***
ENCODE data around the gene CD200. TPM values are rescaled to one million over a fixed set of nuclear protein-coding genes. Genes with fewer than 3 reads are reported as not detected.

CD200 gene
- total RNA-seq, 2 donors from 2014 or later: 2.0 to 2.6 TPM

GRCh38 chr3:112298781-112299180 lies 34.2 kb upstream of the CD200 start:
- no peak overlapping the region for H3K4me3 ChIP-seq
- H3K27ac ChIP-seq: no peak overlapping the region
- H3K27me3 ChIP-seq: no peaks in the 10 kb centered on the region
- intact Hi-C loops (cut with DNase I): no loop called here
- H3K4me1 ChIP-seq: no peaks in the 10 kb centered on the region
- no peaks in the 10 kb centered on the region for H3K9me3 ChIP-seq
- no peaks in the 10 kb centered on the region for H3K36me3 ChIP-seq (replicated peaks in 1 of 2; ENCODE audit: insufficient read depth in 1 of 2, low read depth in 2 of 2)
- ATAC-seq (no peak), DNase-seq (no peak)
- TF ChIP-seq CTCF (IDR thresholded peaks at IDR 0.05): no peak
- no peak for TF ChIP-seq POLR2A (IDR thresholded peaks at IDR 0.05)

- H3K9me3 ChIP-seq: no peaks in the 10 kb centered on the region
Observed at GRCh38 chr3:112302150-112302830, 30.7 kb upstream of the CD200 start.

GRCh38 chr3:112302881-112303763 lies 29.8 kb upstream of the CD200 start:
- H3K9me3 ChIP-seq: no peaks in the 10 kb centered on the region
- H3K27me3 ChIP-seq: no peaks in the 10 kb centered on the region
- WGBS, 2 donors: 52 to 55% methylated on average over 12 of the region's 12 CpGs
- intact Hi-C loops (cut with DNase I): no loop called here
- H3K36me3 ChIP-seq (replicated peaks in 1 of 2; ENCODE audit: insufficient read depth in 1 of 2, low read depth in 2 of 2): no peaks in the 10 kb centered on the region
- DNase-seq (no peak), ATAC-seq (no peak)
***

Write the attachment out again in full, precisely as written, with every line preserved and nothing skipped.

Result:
ENCODE data around the gene CD200. TPM values are rescaled to one million over a fixed set of nuclear protein-coding genes. Genes with fewer than 3 reads are reported as not detected.

CD200 gene
- total RNA-seq, 2 donors from 2014 or later: 2.0 to 2.6 TPM

GRCh38 chr3:112298781-112299180 lies 34.2 kb upstream of the CD200 start:
- no peak overlapping the region for H3K4me3 ChIP-seq
- H3K27ac ChIP-seq: no peak overlapping the region
- H3K27me3 ChIP-seq: no peaks in the 10 kb centered on the region
- intact Hi-C loops (cut with DNase I): no loop called here
- H3K4me1 ChIP-seq: no peaks in the 10 kb centered on the region
- no peaks in the 10 kb centered on the region for H3K9me3 ChIP-seq
- no peaks in the 10 kb centered on the region for H3K36me3 ChIP-seq (replicated peaks in 1 of 2; ENCODE audit: insufficient read depth in 1 of 2, low read depth in 2 of 2)
- ATAC-seq (no peak), DNase-seq (no peak)
- TF ChIP-seq CTCF (IDR thresholded peaks at IDR 0.05): no peak
- no peak for TF ChIP-seq POLR2A (IDR thresholded peaks at IDR 0.05)

- H3K9me3 ChIP-seq: no peaks in the 10 kb centered on the region
Observed at GRCh38 chr3:112302150-112302830, 30.7 kb upstream of the CD200 start.

GRCh38 chr3:112302881-112303763 lies 29.8 kb upstream of the CD200 start:
- H3K9me3 ChIP-seq: no peaks in the 10 kb centered on the region
- H3K27me3 ChIP-seq: no peaks in the 10 kb centered on the region
- WGBS, 2 donors: 52 to 55% methylated on average over 12 of the region's 12 CpGs
- intact Hi-C loops (cut with DNase I): no loop called here
- H3K36me3 ChIP-seq (replicated peaks in 1 of 2; ENCODE audit: insufficient read depth in 1 of 2, low read depth in 2 of 2): no peaks in the 10 kb centered on the region
- DNase-seq (no peak), ATAC-seq (no peak)